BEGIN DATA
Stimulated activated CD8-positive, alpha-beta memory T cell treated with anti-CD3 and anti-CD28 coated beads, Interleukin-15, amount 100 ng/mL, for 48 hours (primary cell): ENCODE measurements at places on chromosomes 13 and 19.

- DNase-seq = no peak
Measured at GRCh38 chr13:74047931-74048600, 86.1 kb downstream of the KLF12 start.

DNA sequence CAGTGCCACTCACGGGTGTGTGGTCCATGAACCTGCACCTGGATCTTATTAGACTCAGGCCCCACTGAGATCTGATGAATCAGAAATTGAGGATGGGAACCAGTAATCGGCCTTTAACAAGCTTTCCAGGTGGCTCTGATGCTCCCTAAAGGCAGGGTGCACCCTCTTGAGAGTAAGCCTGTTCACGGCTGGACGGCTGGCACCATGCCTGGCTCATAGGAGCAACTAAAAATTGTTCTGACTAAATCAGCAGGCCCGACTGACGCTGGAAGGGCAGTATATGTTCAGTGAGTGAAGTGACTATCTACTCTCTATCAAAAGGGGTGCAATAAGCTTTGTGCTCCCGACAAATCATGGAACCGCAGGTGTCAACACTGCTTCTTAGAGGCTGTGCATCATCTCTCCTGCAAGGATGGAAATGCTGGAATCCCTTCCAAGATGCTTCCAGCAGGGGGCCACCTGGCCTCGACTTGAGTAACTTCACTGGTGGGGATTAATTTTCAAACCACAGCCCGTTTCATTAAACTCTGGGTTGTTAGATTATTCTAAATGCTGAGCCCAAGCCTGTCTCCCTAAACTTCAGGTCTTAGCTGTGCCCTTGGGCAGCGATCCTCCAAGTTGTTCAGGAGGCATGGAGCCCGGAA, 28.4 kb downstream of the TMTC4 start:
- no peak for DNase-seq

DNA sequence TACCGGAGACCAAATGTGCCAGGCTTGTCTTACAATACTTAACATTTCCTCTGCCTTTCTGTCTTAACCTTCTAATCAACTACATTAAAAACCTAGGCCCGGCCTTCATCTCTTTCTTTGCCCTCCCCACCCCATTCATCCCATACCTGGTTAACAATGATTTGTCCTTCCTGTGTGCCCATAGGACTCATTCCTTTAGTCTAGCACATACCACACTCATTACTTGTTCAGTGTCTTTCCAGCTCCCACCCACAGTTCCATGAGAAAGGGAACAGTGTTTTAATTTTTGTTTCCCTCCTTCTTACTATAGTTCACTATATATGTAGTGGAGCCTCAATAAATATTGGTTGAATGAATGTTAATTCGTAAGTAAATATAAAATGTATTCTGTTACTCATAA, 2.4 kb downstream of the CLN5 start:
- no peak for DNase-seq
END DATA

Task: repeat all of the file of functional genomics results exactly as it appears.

Stimulated activated CD8-positive, alpha-beta memory T cell treated with anti-CD3 and anti-CD28 coated beads, Interleukin-15, amount 100 ng/mL, for 48 hours (primary cell): ENCODE measurements at places on chromosomes 13 and 19.

- DNase-seq = no peak
Measured at GRCh38 chr13:74047931-74048600, 86.1 kb downstream of the KLF12 start.

DNA sequence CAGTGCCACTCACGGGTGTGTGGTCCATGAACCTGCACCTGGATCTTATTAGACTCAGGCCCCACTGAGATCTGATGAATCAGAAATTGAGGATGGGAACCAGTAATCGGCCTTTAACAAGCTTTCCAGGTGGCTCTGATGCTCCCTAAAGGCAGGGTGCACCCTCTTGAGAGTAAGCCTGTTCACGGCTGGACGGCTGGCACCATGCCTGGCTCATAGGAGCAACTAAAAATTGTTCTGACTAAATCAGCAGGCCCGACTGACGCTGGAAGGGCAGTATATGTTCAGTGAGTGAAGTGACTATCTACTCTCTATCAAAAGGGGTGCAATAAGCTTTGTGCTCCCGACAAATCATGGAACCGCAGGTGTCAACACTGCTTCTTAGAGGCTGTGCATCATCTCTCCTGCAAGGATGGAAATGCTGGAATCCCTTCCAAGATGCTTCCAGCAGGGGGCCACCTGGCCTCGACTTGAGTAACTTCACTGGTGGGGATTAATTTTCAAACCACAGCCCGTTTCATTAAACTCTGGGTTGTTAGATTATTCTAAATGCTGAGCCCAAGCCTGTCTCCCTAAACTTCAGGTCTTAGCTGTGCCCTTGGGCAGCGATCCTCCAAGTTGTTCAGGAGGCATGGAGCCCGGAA, 28.4 kb downstream of the TMTC4 start:
- no peak for DNase-seq

DNA sequence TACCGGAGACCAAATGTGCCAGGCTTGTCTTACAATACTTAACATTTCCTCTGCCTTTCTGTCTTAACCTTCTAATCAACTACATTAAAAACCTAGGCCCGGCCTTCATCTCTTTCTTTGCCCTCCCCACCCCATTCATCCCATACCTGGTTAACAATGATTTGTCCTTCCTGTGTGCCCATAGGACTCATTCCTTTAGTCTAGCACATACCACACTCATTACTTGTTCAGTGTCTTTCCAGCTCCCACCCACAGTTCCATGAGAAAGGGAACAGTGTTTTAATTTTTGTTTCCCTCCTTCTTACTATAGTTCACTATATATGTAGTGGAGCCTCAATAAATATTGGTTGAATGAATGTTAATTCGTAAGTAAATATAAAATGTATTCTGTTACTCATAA, 2.4 kb downstream of the CLN5 start:
- no peak for DNase-seq